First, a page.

By Myra Lee Adams Goff
When the Faust St. Bridge received the prestigious Texas Historic Civil Engineering Landmark Award recently, all attention was on the bridge itself. But the Faust St. Bridge was more to New Braunfels than that; it was the way that hundreds of NB citizens got to the textile mill.
The bridge was the first high-water bridge in Comal County. On April 5, 1887, when the County took bids for the bridge, it was not in the city limits. The King Iron Bridge Mfg. Co. of Cleveland, Ohio, got the contract and the total cost including land for right-of-way and engineering costs was $33,269.The bridge built along the Camino Real provided an access across the Guadalupe on State Hwy. 2 from San Antonio to Austin. (Source: Comal County minutes and Oscar Haas)
In 1921 the trustees of Planters and Merchants Mill of San Antonio bought the land on the other side of the Guadalupe River located in the Esnaurizar Eleven League Grant from Louis and Bertha Meyer. A charter was granted two years later for the construction of a mill. The trustees built the local textile mill for the manufacture of fine cotton ginghams. Eventually the Planters and Merchants Mill became the New Braunfels Textile Mill, then the Mission Valley Mills s and then the West Point Pepperell.
The interest in textile mills flourished after WWI when materials became more plentiful. During the war, all textiles were devoted to the war effort. Major S.M. Ransopher set up the mill and brought with him R. B. Vickers and Howard McKenna with experience from textile mills in New England to help him run the mill. Both Vickers and McKenna became lifetime citizens of NB.
In 1929 Planters and Merchants declared bankruptcy and closed for about a month. In receivership, it was operated by Col. Ralph Durkee. The mill reorganized in August of 1931 under the name of New Braunfels Textile Mills. The William Iselin Co. of New York plus local citizens purchased stock in the plant. One of the new directors, Harry Wagenfuehr, sold stock locally. Reopening the mill was a real boost to New Braunfels.
In 1977 Herb Skoog from Radio Station KGNB-KNBT and the Sophienburg Reflections programs interviewed well-known business man in town, Haney Elliott Knox, about the history of the textile mill. Most of you know that Elliott Knox Blvd., which used to be Hwy. 81, was named after him. Active politically, Knox was elected mayor of NB in 1967. He and McKenna both served as chairmen of the McKenna Memorial Hospital.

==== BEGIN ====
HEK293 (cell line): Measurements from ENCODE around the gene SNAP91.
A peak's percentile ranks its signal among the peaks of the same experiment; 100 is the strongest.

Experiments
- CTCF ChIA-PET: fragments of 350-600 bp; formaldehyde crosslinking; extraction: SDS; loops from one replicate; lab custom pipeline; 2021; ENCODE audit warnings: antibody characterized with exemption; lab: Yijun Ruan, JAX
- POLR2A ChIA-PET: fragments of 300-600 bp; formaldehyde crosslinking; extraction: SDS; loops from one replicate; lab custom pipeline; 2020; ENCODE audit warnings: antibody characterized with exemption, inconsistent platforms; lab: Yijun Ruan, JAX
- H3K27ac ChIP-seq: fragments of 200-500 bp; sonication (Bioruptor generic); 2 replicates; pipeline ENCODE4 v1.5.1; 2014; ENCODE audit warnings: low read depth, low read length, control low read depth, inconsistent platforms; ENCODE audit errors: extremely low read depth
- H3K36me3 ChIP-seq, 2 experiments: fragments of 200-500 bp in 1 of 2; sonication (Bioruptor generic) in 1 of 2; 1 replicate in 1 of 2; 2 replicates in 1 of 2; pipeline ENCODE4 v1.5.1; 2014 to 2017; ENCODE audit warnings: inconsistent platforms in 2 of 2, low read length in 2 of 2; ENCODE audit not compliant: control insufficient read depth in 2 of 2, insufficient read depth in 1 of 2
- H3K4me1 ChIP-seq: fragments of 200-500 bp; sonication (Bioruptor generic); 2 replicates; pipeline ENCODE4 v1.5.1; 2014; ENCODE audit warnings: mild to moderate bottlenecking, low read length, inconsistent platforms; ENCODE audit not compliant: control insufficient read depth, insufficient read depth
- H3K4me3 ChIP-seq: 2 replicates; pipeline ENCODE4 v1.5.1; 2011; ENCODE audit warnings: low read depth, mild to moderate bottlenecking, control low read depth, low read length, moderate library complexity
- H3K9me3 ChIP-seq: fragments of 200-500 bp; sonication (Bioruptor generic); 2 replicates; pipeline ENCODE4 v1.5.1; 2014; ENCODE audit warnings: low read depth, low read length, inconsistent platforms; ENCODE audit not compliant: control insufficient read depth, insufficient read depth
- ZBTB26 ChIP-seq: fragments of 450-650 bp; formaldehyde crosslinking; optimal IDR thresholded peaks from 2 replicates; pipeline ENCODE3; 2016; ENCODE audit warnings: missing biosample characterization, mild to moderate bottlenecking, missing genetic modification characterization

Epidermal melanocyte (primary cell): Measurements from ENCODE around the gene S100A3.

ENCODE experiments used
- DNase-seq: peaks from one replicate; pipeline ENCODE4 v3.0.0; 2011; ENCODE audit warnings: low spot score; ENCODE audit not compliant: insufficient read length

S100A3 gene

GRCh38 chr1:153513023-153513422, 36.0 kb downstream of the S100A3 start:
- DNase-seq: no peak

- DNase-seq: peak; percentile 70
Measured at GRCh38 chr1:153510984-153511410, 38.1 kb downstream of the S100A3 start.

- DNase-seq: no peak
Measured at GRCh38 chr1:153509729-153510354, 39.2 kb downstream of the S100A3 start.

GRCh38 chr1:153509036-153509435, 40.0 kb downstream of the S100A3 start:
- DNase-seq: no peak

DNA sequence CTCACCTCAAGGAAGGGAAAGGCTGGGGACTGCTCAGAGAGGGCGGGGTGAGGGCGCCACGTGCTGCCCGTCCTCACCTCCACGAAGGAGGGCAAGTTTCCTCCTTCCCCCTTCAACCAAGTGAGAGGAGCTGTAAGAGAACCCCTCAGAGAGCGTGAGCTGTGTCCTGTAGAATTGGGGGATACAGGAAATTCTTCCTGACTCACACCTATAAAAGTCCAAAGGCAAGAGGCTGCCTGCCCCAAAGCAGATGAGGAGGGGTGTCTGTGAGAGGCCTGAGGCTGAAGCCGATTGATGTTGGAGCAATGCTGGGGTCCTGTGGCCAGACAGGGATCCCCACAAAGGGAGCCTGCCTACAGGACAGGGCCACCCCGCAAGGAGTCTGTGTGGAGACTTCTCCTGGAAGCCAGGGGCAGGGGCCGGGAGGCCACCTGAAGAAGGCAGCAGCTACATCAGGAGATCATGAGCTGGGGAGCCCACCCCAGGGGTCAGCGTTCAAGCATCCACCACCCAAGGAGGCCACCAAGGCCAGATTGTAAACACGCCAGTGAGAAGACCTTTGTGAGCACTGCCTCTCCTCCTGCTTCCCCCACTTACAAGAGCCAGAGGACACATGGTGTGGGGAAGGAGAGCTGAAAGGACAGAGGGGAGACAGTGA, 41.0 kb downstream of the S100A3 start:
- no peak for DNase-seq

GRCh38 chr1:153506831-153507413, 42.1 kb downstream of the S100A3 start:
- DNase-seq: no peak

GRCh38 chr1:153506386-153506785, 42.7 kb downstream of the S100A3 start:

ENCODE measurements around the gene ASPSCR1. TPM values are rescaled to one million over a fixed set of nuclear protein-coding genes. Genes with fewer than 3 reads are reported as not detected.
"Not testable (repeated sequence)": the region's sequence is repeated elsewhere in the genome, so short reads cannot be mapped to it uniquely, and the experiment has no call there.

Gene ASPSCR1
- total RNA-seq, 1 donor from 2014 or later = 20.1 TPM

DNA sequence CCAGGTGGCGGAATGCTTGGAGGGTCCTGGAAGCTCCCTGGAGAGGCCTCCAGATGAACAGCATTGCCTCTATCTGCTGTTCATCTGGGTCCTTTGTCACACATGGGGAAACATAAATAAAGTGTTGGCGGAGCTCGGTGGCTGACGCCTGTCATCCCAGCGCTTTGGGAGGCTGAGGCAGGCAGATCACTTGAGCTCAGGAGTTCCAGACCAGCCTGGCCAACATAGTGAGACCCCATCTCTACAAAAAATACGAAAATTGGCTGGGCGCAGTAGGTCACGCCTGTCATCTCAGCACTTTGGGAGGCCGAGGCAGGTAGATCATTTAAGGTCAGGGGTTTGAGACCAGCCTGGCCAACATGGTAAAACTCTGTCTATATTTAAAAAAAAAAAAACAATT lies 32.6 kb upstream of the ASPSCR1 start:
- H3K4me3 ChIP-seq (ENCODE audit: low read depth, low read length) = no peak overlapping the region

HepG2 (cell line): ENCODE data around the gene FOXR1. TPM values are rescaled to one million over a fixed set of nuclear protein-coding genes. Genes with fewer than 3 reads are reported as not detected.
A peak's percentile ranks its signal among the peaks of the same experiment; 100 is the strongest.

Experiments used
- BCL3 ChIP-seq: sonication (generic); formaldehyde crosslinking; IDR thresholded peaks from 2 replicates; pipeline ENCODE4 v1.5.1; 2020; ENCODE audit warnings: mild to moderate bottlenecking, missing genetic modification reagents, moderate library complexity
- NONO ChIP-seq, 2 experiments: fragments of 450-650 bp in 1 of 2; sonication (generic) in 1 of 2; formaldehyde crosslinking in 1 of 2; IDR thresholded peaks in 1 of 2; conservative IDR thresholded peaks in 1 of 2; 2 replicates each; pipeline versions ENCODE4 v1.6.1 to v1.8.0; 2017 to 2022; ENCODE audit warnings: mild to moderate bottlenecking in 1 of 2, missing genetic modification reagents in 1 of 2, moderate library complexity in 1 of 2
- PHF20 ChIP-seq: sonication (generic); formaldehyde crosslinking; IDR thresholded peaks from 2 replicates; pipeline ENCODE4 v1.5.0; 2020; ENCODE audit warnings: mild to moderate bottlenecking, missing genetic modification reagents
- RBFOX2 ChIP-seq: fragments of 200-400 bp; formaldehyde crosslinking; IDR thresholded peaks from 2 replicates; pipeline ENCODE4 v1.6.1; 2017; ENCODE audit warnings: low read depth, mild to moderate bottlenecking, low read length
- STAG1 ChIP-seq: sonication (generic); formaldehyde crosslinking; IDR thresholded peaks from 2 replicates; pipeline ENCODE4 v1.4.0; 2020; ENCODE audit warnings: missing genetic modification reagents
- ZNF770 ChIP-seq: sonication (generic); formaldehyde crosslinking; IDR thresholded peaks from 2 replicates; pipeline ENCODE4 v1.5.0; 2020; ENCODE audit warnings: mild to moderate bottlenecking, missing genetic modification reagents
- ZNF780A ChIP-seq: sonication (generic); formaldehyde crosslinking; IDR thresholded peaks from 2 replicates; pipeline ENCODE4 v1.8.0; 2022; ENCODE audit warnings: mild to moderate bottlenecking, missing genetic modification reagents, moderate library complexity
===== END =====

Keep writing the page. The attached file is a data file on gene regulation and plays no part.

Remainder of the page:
H.E. Knox came to New Braunfels right after graduating from Texas Tech University in 1935 with a degree in textile chemistry. Knox said the primary reason for Tech’s offering this degree was the large cotton and wool crops in Texas at the time. Walter Dillard was running the mill and Howard McKenna was plant superintendent. Knox began as a laborer in the dye house at $12 a week.
In those early ’30s, patterns of the materials were determined by artists or customers. Styles changed rapidly and there was always a spring and fall line. There were about 300 employees. Over the life of the mill, thousands of families had textile mill connections.
After WWII the mill was expanded. They even started a retail operation about 1946. Bluebonnet Ginghams was the trade name and principal product. The operation moved into the Dacron business about 1955. Polyester, nylon and cotton blend changed the original product to a blend. Another change was Sanforizing ,the mechanical process of shrinking goods, thereby getting rid of the pre-wash of the past.
Big customers were Montgomery Ward, Sears, and J.C. Penney. In 1932 H. Dittlinger Roller Mills began sacking their flour in Bluebonnet Gingham. The sacks were in many colors that could be made into all sorts of articles of clothing. Because of the high quality of the cotton, these pieces of clothing made good “hand-me-downs”.
The bridge and the mill are a history lesson in themselves. From the center of the Faust St. Bridge, look up river and see the dam leading to the mill. Above the dam, submerged by the higher water was the settlers’ crossing at the foot of Nacogdoches St. The dam changed the Guadalupe forever.